Industrial agriculture, an activity that the report identifies as the biggest single contributor to species loss, is profoundly shaped by capitalism, not least because only a handful of "commodity" species are deemed to have any value, and because, in the sole pursuit of profit and growth, "externalities" such as pollution and biodiversity loss are ignored. And yet instead of calling the irrationality of capitalism out for the ways in which it renders most of life worthless, the WWF report actually extends a capitalist logic by using terms such as "natural assets" and "ecosystem services" to refer to the living world.

By obscuring capitalism with a term that is merely one of its symptoms – "consumption" – there is also a risk that blame and responsibility for is disproportionately shifted onto individual lifestyle choices, while the larger and more powerful systems and institutions that are compelling individuals to consume are, worryingly, let off the hook.

Global map of Ecological Footprint of consumption, 2014. Although the WWF report highlights disparity in consumption, it says nothing about the capitalism which produces this pattern. Credit: WWF Living Planet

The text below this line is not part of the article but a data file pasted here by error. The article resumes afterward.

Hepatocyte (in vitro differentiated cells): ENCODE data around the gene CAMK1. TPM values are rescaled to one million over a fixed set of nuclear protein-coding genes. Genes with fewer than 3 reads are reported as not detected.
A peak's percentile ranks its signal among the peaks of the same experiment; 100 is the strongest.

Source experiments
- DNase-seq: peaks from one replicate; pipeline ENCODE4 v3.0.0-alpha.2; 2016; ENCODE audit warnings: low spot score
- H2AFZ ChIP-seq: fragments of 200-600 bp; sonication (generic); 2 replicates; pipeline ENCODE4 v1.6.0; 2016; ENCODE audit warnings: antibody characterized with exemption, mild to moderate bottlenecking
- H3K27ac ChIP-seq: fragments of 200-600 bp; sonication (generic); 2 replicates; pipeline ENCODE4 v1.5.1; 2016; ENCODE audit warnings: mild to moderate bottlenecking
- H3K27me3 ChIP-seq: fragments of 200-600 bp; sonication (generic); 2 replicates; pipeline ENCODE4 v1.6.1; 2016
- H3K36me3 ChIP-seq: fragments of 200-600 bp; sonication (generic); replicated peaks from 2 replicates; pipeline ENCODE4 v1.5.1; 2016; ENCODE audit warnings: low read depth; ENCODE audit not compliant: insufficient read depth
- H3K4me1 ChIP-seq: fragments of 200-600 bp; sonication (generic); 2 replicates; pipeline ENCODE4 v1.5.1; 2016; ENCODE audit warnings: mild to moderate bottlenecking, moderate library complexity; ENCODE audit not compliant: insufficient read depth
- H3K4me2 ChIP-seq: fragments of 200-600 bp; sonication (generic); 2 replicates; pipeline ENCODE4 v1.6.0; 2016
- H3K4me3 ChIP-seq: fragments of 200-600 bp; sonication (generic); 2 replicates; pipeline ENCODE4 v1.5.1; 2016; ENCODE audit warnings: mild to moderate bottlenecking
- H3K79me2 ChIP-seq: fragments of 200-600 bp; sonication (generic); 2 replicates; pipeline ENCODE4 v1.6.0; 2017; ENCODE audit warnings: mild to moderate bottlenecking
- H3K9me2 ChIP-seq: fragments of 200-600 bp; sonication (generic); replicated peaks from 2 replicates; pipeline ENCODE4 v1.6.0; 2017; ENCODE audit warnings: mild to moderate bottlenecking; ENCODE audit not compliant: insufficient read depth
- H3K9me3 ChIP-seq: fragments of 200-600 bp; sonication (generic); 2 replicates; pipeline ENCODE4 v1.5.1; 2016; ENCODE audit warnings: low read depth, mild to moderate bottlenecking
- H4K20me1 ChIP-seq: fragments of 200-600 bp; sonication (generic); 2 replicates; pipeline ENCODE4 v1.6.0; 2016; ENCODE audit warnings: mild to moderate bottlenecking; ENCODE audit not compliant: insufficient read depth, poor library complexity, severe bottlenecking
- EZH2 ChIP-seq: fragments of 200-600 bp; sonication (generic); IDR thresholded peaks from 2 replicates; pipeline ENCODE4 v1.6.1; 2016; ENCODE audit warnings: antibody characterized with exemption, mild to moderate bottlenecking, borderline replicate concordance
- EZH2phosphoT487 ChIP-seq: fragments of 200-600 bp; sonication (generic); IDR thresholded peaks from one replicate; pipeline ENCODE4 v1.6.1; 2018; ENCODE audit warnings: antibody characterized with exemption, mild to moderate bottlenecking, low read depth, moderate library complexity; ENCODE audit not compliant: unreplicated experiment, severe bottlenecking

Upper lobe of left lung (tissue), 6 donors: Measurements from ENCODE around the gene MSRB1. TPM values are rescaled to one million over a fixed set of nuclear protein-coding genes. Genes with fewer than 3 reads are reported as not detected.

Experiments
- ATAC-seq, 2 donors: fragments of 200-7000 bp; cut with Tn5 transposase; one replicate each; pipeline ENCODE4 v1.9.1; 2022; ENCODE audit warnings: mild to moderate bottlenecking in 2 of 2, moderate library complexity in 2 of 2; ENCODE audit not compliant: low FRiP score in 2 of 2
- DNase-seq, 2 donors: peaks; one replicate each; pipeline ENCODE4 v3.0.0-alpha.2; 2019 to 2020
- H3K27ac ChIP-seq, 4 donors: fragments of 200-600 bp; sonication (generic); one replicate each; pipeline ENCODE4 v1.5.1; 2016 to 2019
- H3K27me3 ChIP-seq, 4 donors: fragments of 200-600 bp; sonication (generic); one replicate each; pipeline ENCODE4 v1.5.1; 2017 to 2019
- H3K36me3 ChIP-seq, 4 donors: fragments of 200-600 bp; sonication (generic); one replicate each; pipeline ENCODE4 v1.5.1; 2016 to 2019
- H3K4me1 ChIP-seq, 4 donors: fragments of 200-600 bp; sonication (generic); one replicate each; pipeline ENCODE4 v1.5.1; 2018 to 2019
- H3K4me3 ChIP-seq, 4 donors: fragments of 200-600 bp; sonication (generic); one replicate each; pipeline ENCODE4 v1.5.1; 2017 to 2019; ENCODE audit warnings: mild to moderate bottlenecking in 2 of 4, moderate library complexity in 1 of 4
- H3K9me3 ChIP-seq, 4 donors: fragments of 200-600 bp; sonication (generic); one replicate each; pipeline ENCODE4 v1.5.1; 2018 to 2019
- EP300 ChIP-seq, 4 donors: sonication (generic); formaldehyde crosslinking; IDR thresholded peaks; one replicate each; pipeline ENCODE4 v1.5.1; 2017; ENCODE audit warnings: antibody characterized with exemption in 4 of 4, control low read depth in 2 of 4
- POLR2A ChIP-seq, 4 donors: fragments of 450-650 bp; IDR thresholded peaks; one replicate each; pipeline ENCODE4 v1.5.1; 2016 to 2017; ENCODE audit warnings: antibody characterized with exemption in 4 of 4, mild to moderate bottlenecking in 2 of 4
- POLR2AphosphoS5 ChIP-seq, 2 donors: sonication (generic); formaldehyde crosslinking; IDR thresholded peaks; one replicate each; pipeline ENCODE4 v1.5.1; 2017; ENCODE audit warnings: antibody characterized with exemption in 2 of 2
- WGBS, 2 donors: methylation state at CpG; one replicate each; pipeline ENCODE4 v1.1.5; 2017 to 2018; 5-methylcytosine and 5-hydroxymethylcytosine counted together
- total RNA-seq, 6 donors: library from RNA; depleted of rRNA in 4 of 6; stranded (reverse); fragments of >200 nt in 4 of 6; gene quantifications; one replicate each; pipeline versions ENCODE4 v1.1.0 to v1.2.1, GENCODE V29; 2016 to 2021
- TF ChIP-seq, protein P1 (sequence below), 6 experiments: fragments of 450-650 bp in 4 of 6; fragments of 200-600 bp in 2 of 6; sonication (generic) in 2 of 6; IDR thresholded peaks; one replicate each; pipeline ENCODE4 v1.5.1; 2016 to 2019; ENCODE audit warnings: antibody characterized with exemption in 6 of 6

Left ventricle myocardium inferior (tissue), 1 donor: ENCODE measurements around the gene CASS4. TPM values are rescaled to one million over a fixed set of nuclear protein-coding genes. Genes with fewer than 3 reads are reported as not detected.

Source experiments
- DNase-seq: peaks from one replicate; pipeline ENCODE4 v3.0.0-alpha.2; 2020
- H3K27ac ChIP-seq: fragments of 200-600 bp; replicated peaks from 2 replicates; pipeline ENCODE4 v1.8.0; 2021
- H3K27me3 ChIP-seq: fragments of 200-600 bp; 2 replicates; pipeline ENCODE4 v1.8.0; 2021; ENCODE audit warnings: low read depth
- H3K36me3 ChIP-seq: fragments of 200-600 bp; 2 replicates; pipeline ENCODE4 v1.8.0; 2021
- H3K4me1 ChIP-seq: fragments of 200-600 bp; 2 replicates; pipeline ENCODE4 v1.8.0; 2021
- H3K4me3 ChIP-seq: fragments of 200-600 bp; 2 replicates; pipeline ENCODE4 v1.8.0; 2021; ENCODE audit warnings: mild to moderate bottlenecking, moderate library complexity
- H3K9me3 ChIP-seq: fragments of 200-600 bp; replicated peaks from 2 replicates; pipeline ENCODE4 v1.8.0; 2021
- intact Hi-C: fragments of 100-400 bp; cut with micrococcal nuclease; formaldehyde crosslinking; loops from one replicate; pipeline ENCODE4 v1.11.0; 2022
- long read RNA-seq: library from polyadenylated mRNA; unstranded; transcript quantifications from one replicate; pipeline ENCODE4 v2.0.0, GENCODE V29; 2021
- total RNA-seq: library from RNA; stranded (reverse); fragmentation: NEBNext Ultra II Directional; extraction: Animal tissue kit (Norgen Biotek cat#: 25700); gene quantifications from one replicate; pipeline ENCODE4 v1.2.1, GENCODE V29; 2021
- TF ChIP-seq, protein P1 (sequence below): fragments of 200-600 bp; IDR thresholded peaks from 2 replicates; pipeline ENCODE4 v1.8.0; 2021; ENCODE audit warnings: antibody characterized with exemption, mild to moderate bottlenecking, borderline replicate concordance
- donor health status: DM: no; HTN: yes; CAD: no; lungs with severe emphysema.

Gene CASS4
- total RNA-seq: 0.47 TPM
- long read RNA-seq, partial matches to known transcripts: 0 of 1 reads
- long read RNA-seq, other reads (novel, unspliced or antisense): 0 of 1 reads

Who is 'humanity', anyway?

The WWF report chooses "humanity" as its unit of analysis, and this totalising language is eagerly picked up by the press. The Guardian, for example, reports that "the global population is destroying the web of life". This is grossly misleading. The WWF report itself illustrates that it is far from all of humanity doing the consuming, but it does not go as far as revealing that only a small minority of the human population are causing the vast majority of the damage.

From carbon emissions to ecological footprints, the richest 10% of people are having the greatest impact. Furthermore, there is no recognition that the effects of climate and biodiversity collapse are overwhelming felt by the poorest people first – the very people who are contributing least to the problem. Identifying these inequalities matters because it is this – not "humanity" per se – that is the problem, and because inequality is endemic to, you guessed it, capitalist systems (and particularly their racist and colonial legacies).